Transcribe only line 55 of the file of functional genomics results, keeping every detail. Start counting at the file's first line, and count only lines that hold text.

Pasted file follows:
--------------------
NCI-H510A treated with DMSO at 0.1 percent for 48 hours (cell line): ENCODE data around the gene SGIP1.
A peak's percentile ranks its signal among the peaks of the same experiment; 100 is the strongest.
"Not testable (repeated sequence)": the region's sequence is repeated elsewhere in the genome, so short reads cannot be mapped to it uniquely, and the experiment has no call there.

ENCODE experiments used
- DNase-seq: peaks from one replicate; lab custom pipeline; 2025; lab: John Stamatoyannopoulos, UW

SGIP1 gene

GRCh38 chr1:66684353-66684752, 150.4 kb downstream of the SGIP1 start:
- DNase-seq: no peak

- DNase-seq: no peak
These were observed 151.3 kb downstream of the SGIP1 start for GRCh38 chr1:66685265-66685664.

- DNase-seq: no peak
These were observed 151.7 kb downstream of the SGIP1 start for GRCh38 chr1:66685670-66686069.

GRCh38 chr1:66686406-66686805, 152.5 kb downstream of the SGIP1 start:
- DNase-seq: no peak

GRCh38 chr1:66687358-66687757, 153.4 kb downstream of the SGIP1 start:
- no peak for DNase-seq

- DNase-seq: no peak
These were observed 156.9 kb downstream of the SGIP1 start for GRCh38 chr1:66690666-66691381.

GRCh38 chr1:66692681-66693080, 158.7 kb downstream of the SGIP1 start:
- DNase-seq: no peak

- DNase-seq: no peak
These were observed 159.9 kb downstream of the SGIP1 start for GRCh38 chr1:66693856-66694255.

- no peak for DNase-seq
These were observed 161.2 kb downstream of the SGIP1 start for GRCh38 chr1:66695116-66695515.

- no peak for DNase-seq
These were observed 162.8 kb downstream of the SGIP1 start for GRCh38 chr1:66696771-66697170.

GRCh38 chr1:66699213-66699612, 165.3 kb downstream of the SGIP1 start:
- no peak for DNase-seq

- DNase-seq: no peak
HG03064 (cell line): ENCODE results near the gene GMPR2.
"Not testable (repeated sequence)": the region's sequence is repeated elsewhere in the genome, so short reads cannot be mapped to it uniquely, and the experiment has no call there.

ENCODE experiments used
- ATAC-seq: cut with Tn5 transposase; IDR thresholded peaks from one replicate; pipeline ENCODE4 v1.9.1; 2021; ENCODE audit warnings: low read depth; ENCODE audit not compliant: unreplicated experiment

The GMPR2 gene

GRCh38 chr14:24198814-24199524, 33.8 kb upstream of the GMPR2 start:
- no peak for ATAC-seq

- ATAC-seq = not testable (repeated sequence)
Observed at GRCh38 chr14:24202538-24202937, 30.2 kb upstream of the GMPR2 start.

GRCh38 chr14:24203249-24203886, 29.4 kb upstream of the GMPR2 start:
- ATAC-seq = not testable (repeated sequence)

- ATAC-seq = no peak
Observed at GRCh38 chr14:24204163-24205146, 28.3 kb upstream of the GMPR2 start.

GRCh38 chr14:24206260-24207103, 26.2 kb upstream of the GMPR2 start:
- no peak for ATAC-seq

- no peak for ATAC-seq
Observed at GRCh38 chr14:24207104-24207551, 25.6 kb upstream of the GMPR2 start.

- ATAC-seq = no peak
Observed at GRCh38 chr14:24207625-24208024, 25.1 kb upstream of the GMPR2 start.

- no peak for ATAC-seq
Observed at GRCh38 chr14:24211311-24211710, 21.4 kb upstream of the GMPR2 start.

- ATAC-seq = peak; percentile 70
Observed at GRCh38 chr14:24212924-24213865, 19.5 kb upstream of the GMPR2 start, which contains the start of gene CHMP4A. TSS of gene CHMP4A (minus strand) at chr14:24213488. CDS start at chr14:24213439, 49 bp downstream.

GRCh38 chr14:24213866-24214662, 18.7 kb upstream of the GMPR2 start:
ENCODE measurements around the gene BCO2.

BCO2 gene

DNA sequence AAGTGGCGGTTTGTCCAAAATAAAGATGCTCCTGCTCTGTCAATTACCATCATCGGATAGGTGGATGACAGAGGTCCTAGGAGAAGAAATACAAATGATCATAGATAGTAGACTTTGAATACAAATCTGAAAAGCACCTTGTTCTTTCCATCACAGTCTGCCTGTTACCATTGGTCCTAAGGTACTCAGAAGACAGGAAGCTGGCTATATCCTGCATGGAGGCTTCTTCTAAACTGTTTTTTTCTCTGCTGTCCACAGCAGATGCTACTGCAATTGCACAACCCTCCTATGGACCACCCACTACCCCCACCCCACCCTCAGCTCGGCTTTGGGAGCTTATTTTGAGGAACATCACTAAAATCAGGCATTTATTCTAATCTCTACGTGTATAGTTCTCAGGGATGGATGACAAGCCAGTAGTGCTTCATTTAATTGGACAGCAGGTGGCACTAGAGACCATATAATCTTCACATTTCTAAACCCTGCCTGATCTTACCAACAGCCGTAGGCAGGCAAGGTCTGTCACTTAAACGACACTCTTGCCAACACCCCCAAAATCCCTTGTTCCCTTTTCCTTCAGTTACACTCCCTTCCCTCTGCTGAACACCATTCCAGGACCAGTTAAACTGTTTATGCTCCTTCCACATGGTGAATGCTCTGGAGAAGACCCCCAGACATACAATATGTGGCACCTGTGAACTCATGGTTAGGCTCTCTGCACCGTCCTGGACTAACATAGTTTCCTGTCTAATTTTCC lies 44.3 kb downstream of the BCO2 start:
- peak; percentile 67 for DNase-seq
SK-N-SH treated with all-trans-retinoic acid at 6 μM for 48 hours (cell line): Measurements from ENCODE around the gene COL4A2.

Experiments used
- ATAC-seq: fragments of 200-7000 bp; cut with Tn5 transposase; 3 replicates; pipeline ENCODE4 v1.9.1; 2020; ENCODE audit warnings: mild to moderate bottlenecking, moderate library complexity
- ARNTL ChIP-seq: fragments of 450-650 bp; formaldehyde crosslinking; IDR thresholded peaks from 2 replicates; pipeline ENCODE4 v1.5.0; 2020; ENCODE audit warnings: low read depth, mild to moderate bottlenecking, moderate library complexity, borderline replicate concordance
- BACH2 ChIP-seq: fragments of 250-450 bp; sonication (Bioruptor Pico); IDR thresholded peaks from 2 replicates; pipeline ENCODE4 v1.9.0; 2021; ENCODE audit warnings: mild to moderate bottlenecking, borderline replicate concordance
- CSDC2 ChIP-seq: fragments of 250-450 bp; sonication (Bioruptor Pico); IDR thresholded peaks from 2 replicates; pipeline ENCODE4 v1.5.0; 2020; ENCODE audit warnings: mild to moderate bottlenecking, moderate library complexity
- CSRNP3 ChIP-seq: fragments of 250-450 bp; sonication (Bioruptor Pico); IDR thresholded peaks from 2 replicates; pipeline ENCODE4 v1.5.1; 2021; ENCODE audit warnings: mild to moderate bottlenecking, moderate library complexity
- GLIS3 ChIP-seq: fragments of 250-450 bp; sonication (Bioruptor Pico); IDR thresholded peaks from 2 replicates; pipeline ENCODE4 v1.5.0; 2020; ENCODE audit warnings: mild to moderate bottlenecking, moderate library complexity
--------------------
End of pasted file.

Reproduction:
BCO2 gene